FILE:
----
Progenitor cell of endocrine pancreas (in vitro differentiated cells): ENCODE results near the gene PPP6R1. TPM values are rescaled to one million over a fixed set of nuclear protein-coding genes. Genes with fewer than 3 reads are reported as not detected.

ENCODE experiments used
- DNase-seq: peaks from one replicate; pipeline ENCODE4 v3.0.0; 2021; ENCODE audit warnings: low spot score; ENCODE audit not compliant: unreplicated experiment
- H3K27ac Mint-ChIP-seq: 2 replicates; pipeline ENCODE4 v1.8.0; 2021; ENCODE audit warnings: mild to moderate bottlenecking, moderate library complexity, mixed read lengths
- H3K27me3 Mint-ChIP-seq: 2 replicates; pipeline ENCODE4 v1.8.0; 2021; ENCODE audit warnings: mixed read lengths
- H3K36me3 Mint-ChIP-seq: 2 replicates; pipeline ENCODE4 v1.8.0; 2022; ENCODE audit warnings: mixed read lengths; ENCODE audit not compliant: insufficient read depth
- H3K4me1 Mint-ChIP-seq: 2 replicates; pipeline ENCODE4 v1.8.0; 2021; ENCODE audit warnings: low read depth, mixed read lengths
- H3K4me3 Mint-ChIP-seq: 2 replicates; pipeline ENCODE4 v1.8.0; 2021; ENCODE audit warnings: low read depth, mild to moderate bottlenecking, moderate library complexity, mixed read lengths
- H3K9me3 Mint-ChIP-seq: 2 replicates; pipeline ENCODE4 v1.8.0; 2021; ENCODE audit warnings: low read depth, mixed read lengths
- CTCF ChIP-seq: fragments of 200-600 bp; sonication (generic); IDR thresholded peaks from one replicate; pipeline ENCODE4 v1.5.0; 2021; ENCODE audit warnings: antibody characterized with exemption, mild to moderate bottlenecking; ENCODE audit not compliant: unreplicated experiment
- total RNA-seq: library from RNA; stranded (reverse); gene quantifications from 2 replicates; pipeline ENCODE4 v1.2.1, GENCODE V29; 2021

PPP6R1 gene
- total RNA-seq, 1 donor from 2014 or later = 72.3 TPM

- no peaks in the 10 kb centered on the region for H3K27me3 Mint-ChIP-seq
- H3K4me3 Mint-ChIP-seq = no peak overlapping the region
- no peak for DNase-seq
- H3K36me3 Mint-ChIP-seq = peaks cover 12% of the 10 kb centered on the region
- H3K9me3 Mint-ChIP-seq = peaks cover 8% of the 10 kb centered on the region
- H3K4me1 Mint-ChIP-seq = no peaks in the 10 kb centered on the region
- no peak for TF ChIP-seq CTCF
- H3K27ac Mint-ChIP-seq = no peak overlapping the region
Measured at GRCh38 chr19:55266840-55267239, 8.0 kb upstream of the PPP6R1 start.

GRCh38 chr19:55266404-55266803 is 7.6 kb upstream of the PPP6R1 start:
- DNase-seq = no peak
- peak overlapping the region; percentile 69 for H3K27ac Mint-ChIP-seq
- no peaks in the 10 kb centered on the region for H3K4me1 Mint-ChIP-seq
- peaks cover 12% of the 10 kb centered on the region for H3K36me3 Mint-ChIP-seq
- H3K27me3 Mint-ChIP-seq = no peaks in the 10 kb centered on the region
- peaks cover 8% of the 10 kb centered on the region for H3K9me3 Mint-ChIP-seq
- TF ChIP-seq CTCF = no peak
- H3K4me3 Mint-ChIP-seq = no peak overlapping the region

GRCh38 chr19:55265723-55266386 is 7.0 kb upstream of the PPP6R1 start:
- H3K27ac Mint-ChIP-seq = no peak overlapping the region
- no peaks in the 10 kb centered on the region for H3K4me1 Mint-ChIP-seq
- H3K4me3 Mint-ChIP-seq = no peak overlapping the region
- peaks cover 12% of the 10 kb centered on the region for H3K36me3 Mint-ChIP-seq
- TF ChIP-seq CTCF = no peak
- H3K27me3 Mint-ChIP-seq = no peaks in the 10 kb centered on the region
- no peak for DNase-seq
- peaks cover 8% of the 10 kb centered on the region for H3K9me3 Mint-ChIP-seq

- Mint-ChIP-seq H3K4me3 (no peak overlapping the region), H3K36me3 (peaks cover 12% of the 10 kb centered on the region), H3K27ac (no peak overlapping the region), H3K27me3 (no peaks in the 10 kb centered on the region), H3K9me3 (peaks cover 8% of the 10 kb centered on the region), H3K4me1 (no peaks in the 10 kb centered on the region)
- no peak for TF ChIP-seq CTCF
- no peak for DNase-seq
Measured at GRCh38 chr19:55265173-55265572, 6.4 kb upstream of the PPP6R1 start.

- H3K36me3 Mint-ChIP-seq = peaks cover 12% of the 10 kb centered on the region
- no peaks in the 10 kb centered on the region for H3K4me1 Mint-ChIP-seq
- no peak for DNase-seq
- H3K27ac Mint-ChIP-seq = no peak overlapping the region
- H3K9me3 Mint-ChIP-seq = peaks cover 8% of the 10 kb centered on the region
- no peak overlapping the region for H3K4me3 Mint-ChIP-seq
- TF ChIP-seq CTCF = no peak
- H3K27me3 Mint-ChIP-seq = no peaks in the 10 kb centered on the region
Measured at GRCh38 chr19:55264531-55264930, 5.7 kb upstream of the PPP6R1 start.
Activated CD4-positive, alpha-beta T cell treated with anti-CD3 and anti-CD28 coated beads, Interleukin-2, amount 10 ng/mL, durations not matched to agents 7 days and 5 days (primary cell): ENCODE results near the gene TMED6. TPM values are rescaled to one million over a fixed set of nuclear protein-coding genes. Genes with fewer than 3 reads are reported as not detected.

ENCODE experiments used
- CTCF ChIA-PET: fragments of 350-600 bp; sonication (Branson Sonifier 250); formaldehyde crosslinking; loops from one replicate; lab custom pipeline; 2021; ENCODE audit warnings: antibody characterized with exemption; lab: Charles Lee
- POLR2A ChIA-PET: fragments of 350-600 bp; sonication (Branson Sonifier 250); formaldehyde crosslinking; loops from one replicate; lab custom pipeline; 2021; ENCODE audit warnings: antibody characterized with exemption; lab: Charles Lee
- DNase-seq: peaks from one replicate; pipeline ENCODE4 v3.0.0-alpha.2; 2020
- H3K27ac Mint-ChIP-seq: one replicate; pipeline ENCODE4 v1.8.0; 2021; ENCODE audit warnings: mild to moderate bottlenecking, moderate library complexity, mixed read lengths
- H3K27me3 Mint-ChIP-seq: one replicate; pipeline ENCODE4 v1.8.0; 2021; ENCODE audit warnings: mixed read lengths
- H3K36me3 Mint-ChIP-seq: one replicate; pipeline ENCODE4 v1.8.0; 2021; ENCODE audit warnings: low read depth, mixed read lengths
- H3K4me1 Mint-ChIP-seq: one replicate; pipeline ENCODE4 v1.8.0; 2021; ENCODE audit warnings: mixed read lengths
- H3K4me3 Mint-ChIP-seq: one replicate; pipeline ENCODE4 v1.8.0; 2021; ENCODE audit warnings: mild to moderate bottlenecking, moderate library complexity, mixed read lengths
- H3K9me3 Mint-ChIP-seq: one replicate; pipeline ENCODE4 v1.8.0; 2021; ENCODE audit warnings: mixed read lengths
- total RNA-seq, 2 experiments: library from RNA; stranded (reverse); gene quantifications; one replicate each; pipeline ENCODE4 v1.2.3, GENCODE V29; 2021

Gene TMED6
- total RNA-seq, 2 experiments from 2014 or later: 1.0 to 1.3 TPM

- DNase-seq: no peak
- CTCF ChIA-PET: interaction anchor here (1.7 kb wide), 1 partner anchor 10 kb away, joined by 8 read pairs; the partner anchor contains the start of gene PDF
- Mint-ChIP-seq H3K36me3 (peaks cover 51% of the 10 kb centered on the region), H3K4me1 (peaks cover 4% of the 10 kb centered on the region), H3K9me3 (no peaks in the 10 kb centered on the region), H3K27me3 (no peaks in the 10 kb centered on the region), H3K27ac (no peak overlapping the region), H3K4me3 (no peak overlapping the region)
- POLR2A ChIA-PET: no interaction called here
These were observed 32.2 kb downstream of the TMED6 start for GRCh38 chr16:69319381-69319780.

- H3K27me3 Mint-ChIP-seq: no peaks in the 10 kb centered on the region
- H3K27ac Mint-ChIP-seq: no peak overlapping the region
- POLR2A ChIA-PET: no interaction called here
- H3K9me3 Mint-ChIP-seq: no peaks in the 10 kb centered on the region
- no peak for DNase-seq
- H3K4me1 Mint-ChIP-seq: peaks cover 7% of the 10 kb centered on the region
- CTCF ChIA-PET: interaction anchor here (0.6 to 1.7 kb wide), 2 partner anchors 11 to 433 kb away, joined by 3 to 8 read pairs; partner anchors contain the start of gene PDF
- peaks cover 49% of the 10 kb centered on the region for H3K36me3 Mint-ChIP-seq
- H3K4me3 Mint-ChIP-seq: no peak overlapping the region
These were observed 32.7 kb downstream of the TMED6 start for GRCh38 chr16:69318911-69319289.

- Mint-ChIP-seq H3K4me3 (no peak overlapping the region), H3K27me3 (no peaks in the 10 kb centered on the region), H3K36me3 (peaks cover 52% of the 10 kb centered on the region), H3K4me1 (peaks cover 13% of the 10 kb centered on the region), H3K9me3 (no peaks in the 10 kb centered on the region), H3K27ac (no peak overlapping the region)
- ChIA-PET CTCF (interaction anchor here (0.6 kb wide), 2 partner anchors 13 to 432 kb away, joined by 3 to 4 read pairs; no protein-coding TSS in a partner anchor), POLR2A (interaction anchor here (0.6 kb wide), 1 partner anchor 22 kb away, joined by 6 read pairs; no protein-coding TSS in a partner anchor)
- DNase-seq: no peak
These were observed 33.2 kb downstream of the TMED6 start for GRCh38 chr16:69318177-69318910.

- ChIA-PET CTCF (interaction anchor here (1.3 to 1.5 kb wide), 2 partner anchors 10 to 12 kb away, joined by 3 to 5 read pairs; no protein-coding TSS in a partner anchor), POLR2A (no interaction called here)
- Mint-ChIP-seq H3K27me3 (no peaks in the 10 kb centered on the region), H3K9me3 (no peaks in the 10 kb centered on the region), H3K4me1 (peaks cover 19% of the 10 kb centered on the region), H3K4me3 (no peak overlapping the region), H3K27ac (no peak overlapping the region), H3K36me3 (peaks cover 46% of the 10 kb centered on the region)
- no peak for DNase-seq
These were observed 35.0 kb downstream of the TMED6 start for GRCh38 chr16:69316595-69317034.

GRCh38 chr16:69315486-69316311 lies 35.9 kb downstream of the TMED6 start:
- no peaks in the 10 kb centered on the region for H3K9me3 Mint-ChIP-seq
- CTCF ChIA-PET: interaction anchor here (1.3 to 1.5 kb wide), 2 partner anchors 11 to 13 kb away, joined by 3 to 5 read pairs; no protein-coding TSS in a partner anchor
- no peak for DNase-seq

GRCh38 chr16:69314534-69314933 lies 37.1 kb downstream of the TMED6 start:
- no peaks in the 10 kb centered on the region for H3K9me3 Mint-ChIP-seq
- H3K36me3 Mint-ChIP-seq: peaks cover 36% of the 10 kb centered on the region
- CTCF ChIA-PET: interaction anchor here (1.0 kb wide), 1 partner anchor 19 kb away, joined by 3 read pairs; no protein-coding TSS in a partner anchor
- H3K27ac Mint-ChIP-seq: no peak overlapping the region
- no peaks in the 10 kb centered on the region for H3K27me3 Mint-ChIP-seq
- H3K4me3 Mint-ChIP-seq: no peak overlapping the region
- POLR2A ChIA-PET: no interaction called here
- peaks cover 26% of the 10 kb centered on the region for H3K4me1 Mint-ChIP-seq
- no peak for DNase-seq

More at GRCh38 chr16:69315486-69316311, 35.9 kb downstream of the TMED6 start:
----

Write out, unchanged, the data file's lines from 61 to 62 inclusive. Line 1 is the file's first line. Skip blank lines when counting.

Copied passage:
- H3K36me3 Mint-ChIP-seq: one replicate; pipeline ENCODE4 v1.8.0; 2021; ENCODE audit warnings: low read depth, mixed read lengths
- H3K4me1 Mint-ChIP-seq: one replicate; pipeline ENCODE4 v1.8.0; 2021; ENCODE audit warnings: mixed read lengths